Launching a Reading Retreat

The late Professor George Connor initiated the first literature and medicine reading retreat in February 1987. Readings for that weekend included Leo Tolstoy's The Death of Ivan Ilych, Saul Bellow's Seize the Day, Alan Paton's Too Late the Phalarope, and a selection of poetry. George began the weekend with "Two Quotations to Ponder."

"I am surprised to find how much of the artist there is in doctors, for medicine is an art as well as a science and therefore its techniques demand a certain skill that is not abstract but born of a connatural intuition. Doctors adapt themselves to situations pretty much like poets or actors, although they would probably be incensed to hear me say so. They live their way intuitively into somebody else's symptoms and search for their secrets as much by the vital sympathy of art as by their scientific intelligence. In any case, diseases do not exist all by themselves: thy only present themselves concretely in patients. Therefore, the physician's art is respectable because the physician teats not merely diseases but human beings."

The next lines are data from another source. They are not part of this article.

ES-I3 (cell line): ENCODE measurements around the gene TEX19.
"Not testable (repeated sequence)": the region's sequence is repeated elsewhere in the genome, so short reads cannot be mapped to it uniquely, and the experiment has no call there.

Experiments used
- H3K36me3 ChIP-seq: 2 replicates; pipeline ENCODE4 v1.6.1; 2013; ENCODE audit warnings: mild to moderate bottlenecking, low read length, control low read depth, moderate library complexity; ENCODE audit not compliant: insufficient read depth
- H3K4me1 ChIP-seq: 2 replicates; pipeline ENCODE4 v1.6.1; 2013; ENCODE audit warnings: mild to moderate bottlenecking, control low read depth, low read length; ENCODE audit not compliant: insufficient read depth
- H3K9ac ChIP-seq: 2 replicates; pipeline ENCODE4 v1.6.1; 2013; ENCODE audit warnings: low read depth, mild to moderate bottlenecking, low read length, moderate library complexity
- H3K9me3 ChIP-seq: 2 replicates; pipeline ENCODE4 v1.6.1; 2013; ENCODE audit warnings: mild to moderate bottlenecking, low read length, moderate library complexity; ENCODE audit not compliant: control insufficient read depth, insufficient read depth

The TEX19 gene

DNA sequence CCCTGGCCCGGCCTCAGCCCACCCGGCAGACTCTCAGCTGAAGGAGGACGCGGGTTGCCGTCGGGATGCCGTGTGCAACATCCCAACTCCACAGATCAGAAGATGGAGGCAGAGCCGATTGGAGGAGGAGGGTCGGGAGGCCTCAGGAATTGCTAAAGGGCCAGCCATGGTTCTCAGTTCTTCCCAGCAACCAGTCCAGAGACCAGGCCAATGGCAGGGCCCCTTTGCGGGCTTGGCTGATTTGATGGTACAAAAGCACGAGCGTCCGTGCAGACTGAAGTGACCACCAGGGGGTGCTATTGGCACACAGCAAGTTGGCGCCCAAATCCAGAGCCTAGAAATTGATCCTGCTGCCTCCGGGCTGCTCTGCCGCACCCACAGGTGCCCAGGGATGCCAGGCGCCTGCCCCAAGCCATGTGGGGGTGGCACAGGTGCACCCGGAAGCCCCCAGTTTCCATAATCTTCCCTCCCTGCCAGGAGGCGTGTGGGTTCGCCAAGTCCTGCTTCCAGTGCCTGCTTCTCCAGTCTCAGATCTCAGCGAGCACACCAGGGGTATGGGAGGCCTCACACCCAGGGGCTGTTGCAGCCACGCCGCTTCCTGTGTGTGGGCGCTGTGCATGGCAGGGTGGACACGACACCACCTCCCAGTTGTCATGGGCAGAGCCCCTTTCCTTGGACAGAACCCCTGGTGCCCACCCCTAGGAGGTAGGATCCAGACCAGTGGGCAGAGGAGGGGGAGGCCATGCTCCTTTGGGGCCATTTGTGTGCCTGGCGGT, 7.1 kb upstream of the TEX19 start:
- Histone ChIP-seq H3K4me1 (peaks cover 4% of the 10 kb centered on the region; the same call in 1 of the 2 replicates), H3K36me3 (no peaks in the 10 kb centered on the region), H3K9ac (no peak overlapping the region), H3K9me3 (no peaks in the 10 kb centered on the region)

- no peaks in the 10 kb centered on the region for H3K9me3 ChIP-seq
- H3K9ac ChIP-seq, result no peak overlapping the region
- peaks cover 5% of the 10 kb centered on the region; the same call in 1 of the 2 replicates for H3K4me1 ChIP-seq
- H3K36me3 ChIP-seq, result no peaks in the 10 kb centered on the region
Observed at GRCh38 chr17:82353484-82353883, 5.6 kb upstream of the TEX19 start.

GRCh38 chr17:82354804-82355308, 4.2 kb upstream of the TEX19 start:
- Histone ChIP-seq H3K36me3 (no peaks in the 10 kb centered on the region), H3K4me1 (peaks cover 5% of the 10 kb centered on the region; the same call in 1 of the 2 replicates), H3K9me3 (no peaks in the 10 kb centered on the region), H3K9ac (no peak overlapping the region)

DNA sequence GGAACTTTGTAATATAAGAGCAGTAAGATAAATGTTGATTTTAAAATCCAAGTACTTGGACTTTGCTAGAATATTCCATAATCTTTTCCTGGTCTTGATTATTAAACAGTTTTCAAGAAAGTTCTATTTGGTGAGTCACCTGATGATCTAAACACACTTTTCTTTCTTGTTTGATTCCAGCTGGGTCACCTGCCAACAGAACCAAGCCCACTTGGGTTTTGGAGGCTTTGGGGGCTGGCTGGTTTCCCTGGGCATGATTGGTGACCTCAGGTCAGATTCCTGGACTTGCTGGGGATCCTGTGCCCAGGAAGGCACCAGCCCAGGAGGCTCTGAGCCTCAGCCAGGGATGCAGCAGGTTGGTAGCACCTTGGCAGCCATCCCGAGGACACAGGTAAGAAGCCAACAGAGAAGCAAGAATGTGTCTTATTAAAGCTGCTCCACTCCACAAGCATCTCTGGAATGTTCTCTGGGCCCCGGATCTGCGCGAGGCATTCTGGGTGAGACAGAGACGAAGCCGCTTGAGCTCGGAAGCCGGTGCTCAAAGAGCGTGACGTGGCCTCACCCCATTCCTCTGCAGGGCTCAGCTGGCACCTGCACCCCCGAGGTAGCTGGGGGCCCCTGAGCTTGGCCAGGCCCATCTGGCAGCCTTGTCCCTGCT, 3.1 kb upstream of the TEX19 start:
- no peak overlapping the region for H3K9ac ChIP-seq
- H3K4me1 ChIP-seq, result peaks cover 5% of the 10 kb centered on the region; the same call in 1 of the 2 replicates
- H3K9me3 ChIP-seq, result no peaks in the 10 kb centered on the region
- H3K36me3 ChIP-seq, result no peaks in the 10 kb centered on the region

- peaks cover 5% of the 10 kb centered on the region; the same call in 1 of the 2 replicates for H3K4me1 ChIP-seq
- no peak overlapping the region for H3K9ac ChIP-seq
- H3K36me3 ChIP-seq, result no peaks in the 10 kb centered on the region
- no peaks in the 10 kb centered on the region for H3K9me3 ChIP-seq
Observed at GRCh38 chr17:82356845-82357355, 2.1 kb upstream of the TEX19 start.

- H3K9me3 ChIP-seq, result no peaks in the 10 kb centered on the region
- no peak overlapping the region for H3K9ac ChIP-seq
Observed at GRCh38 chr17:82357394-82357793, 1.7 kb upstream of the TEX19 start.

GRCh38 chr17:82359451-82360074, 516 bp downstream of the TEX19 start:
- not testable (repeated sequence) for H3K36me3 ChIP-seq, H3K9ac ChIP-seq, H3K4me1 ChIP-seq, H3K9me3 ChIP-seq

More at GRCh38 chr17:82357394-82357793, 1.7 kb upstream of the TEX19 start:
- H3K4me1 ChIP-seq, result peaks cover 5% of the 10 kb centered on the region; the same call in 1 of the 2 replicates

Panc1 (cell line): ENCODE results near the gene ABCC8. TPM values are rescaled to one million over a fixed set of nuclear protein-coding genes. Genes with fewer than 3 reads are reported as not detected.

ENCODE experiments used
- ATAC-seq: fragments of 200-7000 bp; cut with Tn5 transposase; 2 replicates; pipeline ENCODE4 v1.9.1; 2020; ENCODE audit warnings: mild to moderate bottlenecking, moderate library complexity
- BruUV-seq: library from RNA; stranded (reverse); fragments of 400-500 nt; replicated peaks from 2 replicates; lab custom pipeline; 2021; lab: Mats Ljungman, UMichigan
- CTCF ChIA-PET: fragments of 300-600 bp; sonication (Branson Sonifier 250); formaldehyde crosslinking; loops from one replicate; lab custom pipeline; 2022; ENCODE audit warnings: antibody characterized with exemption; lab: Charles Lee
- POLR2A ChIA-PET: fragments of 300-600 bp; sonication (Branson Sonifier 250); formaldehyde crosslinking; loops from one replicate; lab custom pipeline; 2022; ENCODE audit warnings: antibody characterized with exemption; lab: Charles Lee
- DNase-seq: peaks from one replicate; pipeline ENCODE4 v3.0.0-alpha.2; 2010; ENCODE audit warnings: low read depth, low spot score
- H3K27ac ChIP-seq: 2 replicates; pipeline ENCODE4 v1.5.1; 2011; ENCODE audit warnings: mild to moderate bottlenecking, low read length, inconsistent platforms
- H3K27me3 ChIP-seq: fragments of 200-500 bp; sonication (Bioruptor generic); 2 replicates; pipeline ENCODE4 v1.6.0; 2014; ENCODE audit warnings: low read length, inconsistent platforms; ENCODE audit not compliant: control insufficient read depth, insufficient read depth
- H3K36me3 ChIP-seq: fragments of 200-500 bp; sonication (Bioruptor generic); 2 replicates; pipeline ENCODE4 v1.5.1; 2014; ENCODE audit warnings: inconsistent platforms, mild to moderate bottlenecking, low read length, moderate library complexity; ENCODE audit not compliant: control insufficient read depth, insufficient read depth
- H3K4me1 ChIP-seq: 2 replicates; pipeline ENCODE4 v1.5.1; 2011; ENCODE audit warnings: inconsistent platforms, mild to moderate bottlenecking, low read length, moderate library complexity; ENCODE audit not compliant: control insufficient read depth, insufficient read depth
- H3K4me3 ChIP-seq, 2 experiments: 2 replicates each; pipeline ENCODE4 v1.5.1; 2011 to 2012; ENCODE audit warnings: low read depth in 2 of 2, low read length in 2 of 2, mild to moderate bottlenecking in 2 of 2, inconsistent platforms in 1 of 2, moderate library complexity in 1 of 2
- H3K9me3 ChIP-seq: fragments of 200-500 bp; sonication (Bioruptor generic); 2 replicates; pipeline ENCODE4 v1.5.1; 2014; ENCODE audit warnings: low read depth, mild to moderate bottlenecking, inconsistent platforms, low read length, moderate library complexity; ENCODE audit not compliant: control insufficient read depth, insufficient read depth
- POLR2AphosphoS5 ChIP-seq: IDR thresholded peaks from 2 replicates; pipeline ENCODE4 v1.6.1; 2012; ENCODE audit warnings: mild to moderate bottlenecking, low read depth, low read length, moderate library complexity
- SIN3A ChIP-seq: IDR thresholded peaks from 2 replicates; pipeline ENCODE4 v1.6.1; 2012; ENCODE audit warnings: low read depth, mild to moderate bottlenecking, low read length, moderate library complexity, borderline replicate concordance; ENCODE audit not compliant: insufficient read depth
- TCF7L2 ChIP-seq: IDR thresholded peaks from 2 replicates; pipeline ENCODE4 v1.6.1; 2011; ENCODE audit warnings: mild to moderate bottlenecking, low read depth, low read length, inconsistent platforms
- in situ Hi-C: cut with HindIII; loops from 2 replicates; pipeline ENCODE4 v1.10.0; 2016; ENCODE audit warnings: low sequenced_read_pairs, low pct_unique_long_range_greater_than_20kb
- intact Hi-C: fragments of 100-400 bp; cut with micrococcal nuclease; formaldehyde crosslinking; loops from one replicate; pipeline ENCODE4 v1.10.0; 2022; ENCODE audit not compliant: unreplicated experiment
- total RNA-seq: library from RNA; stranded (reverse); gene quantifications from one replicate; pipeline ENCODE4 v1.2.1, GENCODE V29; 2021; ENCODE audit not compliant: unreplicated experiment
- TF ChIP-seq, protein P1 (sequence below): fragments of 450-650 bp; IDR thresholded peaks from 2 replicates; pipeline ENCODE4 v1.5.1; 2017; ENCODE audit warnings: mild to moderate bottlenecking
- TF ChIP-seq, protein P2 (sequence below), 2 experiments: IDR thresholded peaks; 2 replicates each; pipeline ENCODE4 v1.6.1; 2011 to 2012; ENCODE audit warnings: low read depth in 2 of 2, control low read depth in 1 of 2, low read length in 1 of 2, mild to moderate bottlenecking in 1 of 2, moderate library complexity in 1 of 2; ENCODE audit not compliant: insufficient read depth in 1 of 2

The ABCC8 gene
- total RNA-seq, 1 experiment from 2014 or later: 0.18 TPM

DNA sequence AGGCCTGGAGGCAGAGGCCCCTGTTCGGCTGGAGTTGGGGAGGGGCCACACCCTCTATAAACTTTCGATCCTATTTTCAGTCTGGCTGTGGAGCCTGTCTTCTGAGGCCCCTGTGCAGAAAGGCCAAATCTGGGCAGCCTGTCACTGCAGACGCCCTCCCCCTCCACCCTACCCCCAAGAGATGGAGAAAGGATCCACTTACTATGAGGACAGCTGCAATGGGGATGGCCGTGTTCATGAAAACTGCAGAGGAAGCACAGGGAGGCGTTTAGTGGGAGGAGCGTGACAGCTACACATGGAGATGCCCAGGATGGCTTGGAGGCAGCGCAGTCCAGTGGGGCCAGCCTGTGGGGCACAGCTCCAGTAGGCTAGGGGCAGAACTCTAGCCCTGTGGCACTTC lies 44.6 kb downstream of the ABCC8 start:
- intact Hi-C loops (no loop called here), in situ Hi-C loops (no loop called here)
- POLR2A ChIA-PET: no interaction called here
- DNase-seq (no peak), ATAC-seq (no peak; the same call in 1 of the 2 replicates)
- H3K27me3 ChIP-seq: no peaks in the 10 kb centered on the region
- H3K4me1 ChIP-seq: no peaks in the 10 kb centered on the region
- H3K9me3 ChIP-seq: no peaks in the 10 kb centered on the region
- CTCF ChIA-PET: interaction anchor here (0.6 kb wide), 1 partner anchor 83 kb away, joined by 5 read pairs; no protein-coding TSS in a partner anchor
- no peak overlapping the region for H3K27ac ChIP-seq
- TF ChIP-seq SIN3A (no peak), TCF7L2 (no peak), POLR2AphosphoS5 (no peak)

Thomas Merton, The Sign of Jonah, p. 312.

"...I fear that it will be easier for me to say what I am not up to than to spell out exactly what this book is about. Its history, I am sure, begins with the dissatisfaction I felt while in psychiatric training; I grew tired of hearing people typed and classified-often enough called thinly disguised names, all in the name of science. At that time I was given a suggestion by one of my supervisors at The Massachusetts General Hospital, a woman psychoanalyst much interested in art history. Dr. Elizabeth Zetzel suggested I read novels and learn from them a more intricate, a more subtle kind of, psychology ..."
Robert Coles, MD in the preface to Irony in the Mind's Eye